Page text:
altered to be either longer or shorter than scored. It usually happens
at the moment that the student feels like “I’ve got this; I’ll just
run out the rest of the passage on sheer momentum”.

#4

Doing the opposite to what seems intuitively appropriate.  Example
three:

Measure 17 of the prelude.

When you go from the fourth note to the fifth note of the measure,
switch around which hand’s which thumb plays which note.  Let the left
thumb play the b3 and let the right thumb play af3.  A.B comments it
is easier to play like this than without crossing the thumbs.
Regardless, I say, if you now go back and play it the ‘normal’ way,
the normal way will seem much easier than before.
before.

#5

Measure 18 into measure 19.  An example of both “physical glue” and
“sonic glue”*

Notice the two times you play f3 in the left hand in the first of those two
measures.  Now notice that when you go over the bar line it is the
same f3 again that reappears, but this time played by the right hand.
Try to string these three f’s into its own little melody despite any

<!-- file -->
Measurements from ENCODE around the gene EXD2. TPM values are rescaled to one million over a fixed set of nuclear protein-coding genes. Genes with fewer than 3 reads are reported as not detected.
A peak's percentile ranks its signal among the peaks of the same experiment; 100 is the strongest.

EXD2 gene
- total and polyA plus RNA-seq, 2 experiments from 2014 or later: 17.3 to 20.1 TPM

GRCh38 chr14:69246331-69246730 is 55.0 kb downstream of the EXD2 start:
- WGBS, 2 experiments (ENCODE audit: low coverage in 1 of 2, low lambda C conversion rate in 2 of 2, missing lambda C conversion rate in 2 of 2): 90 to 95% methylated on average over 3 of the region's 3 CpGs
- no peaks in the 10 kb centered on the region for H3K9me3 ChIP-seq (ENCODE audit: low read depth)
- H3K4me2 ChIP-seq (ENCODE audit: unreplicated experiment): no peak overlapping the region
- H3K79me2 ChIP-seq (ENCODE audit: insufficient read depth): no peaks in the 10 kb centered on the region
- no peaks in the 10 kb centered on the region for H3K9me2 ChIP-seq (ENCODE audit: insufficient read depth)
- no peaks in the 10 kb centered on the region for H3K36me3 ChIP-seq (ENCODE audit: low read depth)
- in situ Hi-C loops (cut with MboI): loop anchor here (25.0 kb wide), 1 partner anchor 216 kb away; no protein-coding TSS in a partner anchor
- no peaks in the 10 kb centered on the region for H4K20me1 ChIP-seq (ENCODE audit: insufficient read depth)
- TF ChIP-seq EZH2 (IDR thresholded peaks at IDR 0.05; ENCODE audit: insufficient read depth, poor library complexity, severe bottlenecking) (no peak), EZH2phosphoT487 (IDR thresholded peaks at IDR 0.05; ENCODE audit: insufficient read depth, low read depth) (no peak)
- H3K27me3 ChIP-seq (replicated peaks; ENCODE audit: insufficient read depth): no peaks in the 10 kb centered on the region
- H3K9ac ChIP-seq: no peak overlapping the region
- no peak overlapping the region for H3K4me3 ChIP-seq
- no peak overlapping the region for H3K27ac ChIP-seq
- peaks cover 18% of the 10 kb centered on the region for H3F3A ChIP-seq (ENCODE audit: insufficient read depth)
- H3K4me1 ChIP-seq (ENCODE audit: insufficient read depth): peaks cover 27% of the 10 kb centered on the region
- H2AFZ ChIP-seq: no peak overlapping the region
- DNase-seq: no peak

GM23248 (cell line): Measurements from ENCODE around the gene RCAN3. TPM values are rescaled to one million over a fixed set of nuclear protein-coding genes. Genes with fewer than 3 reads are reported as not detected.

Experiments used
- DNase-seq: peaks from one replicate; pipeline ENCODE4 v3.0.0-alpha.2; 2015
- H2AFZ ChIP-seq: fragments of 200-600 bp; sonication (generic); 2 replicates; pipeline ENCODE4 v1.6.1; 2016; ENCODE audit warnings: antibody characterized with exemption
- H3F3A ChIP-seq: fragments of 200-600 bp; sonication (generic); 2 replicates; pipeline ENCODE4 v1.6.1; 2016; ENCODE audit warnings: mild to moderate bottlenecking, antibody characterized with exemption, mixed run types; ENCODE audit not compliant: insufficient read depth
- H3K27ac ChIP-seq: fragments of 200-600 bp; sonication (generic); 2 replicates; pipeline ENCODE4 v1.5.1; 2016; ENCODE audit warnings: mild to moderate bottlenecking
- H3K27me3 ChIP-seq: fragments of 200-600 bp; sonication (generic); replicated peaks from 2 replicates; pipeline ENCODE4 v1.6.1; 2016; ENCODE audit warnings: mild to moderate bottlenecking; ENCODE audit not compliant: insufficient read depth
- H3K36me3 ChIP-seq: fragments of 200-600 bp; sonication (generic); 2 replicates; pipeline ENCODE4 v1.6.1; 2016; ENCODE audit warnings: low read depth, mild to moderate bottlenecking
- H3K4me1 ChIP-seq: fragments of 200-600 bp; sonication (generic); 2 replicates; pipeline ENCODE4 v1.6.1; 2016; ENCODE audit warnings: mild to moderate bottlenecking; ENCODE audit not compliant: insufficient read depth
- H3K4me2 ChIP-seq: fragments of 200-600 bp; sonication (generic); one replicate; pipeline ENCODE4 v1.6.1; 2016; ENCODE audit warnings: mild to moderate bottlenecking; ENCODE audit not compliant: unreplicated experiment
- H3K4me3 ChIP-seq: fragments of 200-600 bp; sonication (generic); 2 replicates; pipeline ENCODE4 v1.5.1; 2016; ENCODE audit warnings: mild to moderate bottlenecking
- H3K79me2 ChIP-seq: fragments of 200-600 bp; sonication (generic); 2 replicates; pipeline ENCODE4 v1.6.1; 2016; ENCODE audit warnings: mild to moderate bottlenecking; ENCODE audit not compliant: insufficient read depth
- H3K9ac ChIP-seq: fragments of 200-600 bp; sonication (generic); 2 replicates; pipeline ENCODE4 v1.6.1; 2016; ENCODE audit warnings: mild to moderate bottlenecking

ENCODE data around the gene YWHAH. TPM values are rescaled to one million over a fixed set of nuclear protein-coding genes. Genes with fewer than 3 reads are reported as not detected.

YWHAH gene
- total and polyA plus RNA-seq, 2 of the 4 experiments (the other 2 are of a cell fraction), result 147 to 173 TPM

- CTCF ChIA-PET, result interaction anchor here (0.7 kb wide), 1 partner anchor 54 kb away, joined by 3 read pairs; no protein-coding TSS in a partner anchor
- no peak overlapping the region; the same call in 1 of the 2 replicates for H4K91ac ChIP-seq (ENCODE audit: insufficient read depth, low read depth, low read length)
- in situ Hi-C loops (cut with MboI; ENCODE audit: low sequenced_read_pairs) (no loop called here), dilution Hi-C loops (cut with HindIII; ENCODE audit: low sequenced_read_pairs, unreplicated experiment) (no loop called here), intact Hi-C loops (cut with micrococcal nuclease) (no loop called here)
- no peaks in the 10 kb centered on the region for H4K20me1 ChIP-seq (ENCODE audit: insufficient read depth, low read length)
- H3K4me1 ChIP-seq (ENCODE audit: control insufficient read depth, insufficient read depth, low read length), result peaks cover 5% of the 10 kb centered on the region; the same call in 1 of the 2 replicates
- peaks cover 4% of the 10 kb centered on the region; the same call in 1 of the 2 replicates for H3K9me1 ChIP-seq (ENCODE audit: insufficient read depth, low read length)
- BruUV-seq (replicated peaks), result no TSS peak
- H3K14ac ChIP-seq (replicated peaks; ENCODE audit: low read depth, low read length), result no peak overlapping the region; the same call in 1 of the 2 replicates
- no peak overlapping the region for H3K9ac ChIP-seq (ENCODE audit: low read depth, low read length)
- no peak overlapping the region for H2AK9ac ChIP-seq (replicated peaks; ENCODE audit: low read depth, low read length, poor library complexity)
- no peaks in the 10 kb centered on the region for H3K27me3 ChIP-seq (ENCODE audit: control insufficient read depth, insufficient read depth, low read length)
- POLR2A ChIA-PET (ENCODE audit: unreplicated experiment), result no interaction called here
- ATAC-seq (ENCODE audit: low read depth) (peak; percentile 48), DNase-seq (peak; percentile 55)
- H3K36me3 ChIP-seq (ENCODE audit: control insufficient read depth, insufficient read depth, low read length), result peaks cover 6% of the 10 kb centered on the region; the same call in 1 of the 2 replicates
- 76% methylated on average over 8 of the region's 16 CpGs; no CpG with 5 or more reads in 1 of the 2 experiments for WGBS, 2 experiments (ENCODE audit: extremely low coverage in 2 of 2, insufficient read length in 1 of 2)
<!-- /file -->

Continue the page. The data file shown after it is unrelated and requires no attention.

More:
intervening notes.  This will make it easier for the right thumb to
find its way down to f3 at the beginning of m19.

* physical glue is taking physical notice of the connection between
two or more notes that are not sounded in direct succession (one and
immediately the next), and/or taking physical notice of the connection
between two notes that lie one in one hand and the other in the other
hand.  There is also what I call sonic glue where it is the attention
of the ear and not the muscles that are brought to bear on either non
consecutive notes or notes moving from one hand to another.

#6

Adapting from measure 19 to measure 20.

Making something more difficult than it has to be in order to make it
seem easier.

Play the first of these measures in the octave it is written, but as